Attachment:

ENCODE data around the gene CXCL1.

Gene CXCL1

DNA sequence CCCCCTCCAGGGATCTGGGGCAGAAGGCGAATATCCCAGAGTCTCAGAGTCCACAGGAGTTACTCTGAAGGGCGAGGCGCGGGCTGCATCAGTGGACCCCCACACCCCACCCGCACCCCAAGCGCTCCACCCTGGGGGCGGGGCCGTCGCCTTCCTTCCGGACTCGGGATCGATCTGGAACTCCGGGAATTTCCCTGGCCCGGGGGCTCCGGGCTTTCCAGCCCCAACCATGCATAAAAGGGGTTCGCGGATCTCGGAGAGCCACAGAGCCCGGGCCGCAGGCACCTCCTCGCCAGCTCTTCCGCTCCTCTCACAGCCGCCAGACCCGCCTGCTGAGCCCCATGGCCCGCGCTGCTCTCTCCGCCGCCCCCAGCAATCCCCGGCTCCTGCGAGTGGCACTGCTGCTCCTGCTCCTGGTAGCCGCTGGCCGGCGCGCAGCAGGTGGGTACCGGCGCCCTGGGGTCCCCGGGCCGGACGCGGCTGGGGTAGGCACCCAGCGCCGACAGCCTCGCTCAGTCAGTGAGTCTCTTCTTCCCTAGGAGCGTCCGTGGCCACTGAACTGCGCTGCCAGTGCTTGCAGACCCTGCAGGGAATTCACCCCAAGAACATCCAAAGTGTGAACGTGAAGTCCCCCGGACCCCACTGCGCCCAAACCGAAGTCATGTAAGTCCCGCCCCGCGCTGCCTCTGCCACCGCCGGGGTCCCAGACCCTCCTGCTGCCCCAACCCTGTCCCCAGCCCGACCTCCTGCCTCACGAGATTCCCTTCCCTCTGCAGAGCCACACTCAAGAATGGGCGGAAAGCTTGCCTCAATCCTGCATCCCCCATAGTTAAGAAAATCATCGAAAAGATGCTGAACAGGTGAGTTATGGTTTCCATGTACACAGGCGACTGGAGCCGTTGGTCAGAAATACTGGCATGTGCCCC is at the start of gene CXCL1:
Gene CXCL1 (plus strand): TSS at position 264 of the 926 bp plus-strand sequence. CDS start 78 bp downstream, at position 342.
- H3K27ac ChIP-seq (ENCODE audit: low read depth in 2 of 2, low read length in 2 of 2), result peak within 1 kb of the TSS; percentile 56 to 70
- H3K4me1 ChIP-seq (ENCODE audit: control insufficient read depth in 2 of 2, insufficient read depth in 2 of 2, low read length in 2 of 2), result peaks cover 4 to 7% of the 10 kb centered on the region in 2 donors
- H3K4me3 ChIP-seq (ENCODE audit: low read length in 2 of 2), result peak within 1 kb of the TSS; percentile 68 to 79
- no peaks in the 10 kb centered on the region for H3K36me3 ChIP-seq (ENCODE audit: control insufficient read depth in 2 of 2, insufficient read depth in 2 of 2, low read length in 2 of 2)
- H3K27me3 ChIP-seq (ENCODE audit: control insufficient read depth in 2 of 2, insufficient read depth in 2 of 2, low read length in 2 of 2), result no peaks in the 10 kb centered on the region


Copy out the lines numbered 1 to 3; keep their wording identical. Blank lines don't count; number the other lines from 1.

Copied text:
ENCODE data around the gene CXCL1.

Gene CXCL1

DNA sequence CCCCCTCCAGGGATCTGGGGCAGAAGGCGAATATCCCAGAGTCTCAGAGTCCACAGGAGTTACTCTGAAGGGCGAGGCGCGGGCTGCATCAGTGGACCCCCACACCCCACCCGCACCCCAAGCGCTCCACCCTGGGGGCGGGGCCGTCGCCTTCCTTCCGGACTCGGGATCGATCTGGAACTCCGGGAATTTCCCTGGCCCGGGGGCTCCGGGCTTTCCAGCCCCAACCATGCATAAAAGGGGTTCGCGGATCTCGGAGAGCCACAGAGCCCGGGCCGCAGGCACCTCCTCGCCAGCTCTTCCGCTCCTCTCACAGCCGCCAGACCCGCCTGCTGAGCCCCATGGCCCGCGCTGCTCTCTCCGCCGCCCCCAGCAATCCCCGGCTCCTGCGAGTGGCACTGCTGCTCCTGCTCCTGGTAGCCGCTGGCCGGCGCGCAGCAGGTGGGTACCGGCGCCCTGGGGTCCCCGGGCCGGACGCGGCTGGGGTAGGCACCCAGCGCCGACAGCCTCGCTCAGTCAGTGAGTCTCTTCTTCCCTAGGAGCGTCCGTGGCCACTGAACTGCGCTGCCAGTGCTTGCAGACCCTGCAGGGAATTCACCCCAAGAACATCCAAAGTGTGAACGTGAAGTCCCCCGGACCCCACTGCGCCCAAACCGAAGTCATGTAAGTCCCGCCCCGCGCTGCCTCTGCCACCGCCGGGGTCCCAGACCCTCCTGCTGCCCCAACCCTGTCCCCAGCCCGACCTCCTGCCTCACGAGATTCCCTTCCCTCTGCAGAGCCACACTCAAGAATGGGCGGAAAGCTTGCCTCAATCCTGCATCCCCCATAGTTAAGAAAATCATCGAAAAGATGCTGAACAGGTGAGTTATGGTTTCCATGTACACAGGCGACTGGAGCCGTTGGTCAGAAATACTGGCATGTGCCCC is at the start of gene CXCL1: